By Barbara Bronson Gray
TUESDAY, Oct. 16 (HealthDay News) — When it comes to coronary artery disease in the United States, there’s good news and bad news.
The good news? Average levels of the worst forms of cholesterol are dropping among U.S. adults.
The bad news? Americans are achieving those better numbers not so much by changing their diet or ramping up their exercise, but largely by taking statins: cholesterol-lowering medications.
A comprehensive look at how Americans are faring in the battle against coronary artery disease shows that over about 22 years, total cholesterol and LDL (low-density lipoprotein cholesterol, often called “bad” cholesterol) have declined. But the percentage of adults taking anti-cholesterol medications has climbed as well.
In addition to looking at the average levels of cholesterol and factors associated with increased risk of heart disease, the researchers noted whether participants were taking statins. They did not note, however, the type of statin taken or the strength of the dose.
Statin drugs include Lipitor (atorvastatin), Lescol (fluvastatin), Pravachol (pravastatin), Crestor (rosuvastatin) and Zocor (simvastatin).
Researchers also wanted a better understanding of whether the risk for heart disease was being affected by progress in drug treatment and health education.
“We are interested in studying total and bad cholesterol because they’re risk factors for coronary artery disease,” explained Margaret Carroll, a study author and survey statistician with the U.S. Centers for Disease Control and Prevention, in Hyattsville, Md. “And this study shows the trends are favorable.”
The researchers examined the amount of lipids (fats, oils) in the blood of adults between 1988 and 2010, using three cross-sectional U.S. National Health and Nutrition Examination surveys involving nearly 38,000 people combined.
The study was published Oct. 17 in the Journal of the American Medical Association.
During the study period, levels of the two types of cholesterol that contribute to heart and vascular disease, LDL and non-HDL, went down, while HDL — which contributes to heart health — rose. The changes were associated with increasing use of lipid-lowering medications and some favorable changes in diet.
Total cholesterol, on average, declined from 206 milligrams per deciliter (mg/dL) in the 1988-1994 survey to 196 mg/dL in the 2007-2010 survey, the investigators found.
The percentage of adults taking lipid-lowering medications climbed from 3.4 percent in the 1988-1994 survey to 15.5 percent in the 2007-2010 survey.
The good news was tempered by the reality of what Americans still need to do to avoid coronary artery disease, said Dr. Gregg Fonarow, a professor of cardiology at the University of California, Los Angeles. “Cholesterol levels are just one measure of heart health,” he said. “While cholesterol levels have significantly improved in the U.S. during this 1998-to-2010 time frame, other components of heart health — such as maintaining a healthy body weight and participating in regular physical exercise — have not.”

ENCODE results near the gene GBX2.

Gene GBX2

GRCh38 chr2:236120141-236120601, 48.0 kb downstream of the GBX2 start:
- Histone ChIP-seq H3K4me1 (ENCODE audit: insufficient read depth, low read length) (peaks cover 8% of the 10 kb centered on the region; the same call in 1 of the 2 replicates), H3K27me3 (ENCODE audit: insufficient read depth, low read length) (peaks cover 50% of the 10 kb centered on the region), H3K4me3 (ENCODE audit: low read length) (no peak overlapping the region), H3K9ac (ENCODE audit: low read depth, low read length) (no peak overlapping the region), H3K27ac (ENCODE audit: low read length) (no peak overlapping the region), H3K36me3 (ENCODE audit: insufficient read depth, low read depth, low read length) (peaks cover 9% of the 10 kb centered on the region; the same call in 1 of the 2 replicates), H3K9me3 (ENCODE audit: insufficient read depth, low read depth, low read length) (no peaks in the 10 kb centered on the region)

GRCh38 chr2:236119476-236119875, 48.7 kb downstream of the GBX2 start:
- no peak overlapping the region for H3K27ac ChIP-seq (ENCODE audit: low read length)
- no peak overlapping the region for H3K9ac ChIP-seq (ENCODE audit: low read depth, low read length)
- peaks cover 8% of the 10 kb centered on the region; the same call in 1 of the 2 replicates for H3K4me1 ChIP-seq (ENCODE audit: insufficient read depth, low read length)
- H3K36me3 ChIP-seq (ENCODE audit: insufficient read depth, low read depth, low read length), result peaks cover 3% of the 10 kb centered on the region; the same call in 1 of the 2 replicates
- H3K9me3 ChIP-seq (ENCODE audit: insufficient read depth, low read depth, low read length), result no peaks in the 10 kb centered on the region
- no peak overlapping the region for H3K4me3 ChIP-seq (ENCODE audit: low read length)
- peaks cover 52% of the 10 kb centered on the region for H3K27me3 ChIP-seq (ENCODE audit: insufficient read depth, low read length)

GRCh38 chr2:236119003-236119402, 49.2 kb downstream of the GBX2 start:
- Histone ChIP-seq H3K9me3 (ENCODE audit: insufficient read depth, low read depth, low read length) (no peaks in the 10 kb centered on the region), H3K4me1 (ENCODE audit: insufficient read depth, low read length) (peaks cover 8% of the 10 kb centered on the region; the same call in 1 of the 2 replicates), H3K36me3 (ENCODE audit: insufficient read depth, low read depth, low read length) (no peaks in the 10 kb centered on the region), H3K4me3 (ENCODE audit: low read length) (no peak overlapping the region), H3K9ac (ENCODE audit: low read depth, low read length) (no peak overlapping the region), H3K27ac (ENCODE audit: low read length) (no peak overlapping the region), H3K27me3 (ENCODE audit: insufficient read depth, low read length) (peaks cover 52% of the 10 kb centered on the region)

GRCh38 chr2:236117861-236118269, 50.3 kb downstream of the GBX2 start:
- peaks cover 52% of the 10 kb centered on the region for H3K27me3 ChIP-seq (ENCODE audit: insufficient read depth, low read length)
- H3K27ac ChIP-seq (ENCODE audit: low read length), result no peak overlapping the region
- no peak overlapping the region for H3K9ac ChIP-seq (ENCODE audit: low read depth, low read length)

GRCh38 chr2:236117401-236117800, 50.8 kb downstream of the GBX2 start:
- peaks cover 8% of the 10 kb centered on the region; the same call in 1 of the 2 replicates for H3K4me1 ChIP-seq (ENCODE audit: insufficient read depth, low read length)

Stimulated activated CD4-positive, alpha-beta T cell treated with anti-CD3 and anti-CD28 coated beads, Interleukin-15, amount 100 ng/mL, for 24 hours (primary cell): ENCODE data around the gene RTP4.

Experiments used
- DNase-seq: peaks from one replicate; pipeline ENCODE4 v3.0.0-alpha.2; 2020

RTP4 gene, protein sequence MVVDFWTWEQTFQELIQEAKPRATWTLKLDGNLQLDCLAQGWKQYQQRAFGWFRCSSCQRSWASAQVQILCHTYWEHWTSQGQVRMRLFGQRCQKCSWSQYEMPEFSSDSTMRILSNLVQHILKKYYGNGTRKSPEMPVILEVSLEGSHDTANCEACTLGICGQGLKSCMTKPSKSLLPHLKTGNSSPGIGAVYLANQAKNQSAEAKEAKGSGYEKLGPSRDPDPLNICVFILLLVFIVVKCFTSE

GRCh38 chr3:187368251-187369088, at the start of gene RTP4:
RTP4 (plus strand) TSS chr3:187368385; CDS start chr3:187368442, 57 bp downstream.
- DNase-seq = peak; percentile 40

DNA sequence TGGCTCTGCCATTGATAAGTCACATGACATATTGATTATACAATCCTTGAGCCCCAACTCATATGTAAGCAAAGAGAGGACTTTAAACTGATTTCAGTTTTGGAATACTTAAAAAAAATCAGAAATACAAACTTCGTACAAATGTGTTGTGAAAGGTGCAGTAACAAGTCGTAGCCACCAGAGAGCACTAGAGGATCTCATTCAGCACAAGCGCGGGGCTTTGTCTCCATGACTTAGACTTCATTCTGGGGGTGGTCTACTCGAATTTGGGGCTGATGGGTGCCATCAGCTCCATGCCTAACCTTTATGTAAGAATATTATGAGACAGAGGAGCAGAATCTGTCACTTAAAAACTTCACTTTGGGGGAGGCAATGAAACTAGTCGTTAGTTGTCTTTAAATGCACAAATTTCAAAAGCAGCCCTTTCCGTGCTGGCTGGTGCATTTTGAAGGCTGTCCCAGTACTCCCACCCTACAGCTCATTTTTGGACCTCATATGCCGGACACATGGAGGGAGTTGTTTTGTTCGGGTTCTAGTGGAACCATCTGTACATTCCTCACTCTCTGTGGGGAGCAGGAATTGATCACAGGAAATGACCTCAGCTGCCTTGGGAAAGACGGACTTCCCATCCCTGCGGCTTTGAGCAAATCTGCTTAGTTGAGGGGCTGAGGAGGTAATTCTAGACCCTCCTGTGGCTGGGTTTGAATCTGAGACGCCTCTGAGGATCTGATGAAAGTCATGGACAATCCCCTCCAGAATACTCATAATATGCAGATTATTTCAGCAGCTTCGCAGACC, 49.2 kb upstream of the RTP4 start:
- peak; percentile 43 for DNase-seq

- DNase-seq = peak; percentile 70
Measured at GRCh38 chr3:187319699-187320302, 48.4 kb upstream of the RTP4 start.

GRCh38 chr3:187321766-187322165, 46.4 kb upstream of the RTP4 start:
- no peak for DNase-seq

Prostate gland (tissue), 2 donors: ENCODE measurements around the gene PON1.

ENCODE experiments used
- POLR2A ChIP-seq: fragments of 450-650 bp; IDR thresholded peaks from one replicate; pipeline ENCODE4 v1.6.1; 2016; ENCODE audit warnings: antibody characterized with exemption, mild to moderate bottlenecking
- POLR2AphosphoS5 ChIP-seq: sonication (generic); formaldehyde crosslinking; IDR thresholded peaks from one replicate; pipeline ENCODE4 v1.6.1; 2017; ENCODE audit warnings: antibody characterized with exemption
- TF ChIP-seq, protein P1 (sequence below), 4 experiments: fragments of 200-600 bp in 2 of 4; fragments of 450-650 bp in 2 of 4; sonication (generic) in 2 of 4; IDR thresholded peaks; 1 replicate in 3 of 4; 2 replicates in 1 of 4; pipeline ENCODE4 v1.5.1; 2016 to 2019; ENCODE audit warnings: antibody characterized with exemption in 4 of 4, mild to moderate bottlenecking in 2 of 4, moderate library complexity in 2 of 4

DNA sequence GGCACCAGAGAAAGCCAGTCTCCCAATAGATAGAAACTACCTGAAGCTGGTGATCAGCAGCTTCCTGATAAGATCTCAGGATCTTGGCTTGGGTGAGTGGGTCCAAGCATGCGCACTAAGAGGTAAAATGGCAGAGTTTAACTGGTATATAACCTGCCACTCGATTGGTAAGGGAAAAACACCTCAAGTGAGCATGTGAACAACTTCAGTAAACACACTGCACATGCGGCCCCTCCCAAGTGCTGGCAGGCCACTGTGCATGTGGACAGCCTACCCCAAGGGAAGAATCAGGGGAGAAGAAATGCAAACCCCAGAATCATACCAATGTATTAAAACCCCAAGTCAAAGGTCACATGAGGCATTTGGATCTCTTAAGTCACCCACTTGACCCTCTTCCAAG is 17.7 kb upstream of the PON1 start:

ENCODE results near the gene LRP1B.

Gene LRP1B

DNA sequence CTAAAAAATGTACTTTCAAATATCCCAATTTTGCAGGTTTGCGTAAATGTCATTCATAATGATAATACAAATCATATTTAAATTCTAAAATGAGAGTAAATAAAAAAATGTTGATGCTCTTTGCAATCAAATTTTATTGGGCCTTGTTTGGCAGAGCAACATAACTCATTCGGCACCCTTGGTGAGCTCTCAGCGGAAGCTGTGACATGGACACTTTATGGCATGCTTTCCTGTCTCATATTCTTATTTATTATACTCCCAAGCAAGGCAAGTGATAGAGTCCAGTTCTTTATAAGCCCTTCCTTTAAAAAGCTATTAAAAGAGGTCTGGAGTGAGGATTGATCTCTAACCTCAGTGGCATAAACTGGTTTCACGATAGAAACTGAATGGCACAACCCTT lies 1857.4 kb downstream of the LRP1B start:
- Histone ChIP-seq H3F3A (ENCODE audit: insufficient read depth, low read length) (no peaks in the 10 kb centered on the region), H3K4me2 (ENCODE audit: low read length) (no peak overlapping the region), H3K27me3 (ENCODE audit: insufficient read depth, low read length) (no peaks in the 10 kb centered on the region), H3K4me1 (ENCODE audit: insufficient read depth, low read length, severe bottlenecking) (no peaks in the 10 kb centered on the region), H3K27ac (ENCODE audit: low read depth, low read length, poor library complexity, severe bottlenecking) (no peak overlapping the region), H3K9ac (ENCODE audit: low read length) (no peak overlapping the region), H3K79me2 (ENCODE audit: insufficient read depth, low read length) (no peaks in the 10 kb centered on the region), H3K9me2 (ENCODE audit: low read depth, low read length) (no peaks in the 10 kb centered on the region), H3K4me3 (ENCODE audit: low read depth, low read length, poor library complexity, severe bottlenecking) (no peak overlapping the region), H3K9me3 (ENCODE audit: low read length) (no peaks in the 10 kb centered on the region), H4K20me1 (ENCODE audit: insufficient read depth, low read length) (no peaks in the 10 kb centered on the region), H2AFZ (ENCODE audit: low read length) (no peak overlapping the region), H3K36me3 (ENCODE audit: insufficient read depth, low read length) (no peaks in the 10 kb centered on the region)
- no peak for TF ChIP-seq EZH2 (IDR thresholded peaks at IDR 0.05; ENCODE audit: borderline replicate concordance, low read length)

Risk factors for coronary artery disease include being overweight or obese, physical inactivity, cigarette smoking, excess alcohol intake and type 2 diabetes.
Dr. Ralph Sacco, president of the American Heart Association and chairman of neurology at the University of Miami Miller School of Medicine, sees some signs of progress.
The study authors suggest some dietary changes, such as reductions in consumption of trans fats, have helped. “We are hopeful that some of the increased awareness about diet may be paying off, but we still have quite a long way to go,” Sacco said.
The researchers noted that cholesterol levels also dropped among those not taking statins and obese adults of both genders, even after taking into account the possible effects of ethnicity, age and BMI (a measurement based on weight and height).
Coronary artery disease is the leading cause of death in the United States in both men and women. It occurs when the arteries that supply blood to the heart become hardened and narrowed, due to the buildup of cholesterol and other material, called plaque, inside their walls.
Fonarow said it is important to note that “during this study time frame, there were corresponding reductions in heart attack and strokes along with a greater than 25 percent reduction in cardiovascular deaths in the United States.”
Fonarow emphasized that we still need to do better. “These data suggest that Americans have improved their cholesterol levels and as a result have improved their heart health. Nevertheless, there are further opportunities to improve lifestyle modification and use of statin medications in eligible men and women with or at risk for cardiovascular disease,” he added.
Learn more about heart disease at the U.S. National Library of Medicine.
SOURCES: Margaret Carroll, M.S.P.H., survey statistician, division of health and nutrition examination surveys, National Center for Health Statistics, U.S. Centers for Disease Control and Prevention, Hyattsville, Md.; Ralph Sacco, M.D., president, American Heart Association, and chairman, neurology, University of Miami Miller School of Medicine; Gregg Fonarow, M.D., professor, cardiology, University of California, Los Angeles; Oct. 17, 2012, Journal of the American Medical Association
Last Updated: Oct. 16, 2012
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